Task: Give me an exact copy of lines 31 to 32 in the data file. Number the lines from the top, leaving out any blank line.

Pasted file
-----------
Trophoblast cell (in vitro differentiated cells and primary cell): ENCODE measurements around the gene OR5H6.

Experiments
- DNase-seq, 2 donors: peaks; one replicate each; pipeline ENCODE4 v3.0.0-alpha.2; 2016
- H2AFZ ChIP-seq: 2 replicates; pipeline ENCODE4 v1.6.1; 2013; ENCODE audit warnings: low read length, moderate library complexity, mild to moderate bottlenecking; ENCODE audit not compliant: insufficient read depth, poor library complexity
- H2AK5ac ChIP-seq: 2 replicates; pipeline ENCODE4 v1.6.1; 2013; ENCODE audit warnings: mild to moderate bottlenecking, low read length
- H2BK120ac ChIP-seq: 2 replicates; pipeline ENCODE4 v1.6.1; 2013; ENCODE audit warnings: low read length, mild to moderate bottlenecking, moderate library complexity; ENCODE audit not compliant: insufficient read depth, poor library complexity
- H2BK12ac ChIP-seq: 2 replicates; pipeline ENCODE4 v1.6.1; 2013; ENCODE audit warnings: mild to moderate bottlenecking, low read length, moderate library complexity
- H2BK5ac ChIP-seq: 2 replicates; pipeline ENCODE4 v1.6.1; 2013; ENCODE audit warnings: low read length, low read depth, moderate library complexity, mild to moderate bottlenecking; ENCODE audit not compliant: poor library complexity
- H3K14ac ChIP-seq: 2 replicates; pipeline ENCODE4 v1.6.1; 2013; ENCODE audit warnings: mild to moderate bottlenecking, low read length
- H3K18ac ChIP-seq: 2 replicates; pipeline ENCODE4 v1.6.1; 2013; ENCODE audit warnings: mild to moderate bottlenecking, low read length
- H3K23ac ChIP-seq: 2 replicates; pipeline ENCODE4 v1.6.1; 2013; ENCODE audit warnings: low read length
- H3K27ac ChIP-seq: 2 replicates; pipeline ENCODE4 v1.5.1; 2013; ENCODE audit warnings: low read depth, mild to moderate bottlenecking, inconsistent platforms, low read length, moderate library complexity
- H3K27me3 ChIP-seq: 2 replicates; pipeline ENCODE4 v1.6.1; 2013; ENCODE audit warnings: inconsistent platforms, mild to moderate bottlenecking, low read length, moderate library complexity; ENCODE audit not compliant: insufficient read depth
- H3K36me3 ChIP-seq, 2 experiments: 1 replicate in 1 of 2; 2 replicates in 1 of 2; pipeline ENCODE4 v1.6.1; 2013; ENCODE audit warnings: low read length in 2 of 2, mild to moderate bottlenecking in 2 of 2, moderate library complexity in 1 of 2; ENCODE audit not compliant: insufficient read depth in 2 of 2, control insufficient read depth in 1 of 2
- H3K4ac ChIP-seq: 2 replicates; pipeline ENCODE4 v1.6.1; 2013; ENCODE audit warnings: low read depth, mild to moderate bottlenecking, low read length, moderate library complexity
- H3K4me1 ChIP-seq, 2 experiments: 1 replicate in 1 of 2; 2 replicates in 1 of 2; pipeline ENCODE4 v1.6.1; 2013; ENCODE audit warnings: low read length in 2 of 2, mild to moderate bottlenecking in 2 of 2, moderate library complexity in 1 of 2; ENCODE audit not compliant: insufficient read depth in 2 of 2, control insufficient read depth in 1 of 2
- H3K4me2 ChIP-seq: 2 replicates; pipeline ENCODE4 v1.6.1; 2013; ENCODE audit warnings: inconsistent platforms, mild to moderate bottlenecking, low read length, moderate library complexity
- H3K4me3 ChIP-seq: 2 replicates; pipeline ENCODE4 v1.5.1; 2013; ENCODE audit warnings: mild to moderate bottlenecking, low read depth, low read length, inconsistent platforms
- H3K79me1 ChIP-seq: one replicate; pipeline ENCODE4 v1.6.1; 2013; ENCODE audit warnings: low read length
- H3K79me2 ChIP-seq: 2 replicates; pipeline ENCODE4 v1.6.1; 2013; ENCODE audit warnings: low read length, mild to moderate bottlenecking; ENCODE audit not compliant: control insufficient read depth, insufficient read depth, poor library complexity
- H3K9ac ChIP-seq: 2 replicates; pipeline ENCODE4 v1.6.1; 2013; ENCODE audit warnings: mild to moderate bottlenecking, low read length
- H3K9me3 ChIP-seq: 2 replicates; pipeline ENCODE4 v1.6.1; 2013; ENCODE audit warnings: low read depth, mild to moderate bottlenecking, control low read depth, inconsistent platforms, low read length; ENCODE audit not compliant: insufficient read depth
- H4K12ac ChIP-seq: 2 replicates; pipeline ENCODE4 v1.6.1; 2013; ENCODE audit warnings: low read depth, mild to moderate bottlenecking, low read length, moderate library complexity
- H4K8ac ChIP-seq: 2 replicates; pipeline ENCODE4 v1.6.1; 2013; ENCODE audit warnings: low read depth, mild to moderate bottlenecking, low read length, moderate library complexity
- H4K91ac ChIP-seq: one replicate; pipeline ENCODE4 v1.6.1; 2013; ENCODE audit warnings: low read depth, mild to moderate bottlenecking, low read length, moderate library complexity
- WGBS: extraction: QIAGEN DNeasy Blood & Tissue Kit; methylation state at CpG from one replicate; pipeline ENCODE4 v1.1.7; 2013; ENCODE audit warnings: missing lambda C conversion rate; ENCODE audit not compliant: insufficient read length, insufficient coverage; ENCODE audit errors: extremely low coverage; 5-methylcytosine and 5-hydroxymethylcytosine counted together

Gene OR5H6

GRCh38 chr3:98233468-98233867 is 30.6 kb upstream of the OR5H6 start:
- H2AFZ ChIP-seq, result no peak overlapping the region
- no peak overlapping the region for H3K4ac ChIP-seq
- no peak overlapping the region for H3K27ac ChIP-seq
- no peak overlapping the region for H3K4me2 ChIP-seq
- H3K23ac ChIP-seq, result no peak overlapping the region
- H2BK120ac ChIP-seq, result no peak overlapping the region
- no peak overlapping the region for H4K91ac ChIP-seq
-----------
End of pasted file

- no peak overlapping the region for H3K27ac ChIP-seq
- no peak overlapping the region for H3K4me2 ChIP-seq